SF supes OK $1.25 million bailout of provider of mental health, addiction care

A leading San Francisco provider of treatment programs for substance abuse and mental health disorders that is in financial distress received a temporary lifeline from city supervisors to maintain services for more than 200 people and keep dozens of nonprofit workers employed.

PRC and Baker Places, two nonprofits in the process of merging, begged the Board of Supervisors to bail them out of a combined $3.2 million shortfall so they could continue running 215 treatment beds to provide detoxification, psychiatric care and other urgently needed help to some of the city’s most vulnerable residents.

Without the infusion of cash, the nonprofits said their programs might have had to shut their doors and more than 250 employees would have lost their jobs.

After excoriating the nonprofits and city health officials for keeping the board in the dark for far too long, supervisors voted unanimously to help PRC and Baker — providing $1.25 million, instead of plugging the full shortfall.

Supervisor Hillary Ronen proposed the lower dollar amount after consulting with the city Controller’s Office. The money can only be used for payroll and preventing the displacement of people who use the nonprofits’ treatment beds. Ronen said it should be enough funding until supervisors can revisit the issue in September, when they are expected to have more detailed information.

At their meeting, supervisors expressed dismay at the timing of the request, which arose just before they begin to vet Mayor London Breed’s proposed $14 billion budget in earnest. They were also unsatisfied with attempts by health officials and the nonprofits to explain how the shortfall arose in the first place.

“This is a complete systemic failure,” said Ronen said.

Ronen and Supervisor Aaron Peskin were both outraged that just last month, they had signed off on a five-year, $65 million contract extension with Baker Places — but neither the nonprofit nor the health department disclosed the financial concerns at the time.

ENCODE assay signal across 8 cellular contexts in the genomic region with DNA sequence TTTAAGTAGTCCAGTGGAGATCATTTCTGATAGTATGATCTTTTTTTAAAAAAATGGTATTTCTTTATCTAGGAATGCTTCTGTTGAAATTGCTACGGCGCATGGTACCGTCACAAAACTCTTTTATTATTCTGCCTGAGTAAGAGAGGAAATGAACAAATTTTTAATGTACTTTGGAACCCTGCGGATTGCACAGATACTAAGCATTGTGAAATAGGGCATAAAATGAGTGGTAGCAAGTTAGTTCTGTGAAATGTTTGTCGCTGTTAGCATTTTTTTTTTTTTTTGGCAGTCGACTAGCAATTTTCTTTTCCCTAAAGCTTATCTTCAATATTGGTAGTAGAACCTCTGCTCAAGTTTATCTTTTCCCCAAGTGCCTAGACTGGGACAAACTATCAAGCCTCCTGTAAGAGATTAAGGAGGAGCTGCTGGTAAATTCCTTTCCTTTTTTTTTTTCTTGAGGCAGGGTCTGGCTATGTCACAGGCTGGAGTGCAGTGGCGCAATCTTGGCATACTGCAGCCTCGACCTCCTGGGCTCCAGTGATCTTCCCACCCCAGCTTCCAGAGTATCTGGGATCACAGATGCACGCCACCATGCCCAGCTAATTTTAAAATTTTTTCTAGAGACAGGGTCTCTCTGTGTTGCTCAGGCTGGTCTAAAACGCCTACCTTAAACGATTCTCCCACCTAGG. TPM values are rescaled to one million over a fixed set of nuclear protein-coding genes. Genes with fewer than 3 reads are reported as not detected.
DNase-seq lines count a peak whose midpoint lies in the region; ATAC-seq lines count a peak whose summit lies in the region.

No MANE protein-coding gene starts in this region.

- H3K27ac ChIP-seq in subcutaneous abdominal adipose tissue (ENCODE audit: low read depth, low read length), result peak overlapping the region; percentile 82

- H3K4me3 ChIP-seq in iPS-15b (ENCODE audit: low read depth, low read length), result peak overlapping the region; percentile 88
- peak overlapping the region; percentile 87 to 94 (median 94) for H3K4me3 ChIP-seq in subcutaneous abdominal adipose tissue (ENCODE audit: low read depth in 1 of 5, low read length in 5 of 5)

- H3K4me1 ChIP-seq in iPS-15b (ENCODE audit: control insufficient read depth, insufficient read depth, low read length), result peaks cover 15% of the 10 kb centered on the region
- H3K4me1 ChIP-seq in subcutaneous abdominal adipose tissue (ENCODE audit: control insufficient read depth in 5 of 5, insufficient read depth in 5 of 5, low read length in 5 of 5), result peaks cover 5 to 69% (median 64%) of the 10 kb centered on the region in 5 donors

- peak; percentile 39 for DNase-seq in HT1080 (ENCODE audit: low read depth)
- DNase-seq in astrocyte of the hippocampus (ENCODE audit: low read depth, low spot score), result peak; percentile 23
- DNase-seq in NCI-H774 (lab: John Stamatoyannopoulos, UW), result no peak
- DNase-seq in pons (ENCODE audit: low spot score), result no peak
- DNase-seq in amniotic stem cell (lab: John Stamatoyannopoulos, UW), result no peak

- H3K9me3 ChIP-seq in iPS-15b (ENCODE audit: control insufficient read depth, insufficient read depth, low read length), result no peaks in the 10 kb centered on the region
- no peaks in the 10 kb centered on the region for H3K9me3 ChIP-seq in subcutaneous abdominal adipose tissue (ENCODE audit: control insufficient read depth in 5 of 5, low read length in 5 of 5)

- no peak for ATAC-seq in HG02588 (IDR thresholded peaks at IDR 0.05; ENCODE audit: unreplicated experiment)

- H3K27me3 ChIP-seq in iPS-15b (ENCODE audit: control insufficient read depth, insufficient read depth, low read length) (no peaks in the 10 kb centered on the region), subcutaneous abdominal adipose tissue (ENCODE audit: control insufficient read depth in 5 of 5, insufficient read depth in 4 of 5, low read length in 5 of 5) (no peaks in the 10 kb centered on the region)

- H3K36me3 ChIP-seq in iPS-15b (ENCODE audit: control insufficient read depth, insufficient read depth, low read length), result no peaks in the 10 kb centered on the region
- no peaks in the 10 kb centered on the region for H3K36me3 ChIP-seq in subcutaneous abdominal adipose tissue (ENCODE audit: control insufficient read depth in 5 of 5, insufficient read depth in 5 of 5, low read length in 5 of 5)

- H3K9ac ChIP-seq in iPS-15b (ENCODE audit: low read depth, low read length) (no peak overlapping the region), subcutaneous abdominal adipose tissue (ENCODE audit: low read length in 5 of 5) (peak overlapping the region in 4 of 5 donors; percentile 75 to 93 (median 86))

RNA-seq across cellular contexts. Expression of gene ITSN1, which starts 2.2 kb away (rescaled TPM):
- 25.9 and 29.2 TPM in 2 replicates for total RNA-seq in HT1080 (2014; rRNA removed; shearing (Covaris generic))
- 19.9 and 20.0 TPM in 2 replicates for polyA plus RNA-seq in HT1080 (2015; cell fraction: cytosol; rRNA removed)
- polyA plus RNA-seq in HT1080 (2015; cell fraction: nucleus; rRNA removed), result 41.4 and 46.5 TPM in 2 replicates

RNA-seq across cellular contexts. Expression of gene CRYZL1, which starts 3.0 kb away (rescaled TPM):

“We doubled this contract without any knowledge that this was happening,” Ronen said.

In July 2021, PRC told the health department about a deficit in a key detox program it operates, officials said. The health department tried to help PRC and Baker Places improve their operations, but an analysis by the controller’s office confirmed a $3.2 million shortfall, bringing the programs to the brink of financial insolvency.

“The reasons for the financial distress are not fully understood,” said Dr. Hillary Kunins, the city’s behavioral health director.

The health department asked supervisors to let it award one-time grants to fill the shortfall, allowing the nonprofits to meet their payroll and lease obligations while they create a financial sustainability plan with input from a city-hired consultant.

PRC CEO Brett Andrews said the nonprofits’ payroll is about $750,000 every two weeks and, without supervisor’s help, they would not have enough funds available to pay workers starting July 6.

“This is government at its worst,” said Supervisor Ahsha Safaí. “There is a massive fiscal mismanagement that were being asked to bail out.”

JD Morris is a San Francisco Chronicle staff writer. Email: jd.morris@sfchronicle.com Twitter: @thejdmorris

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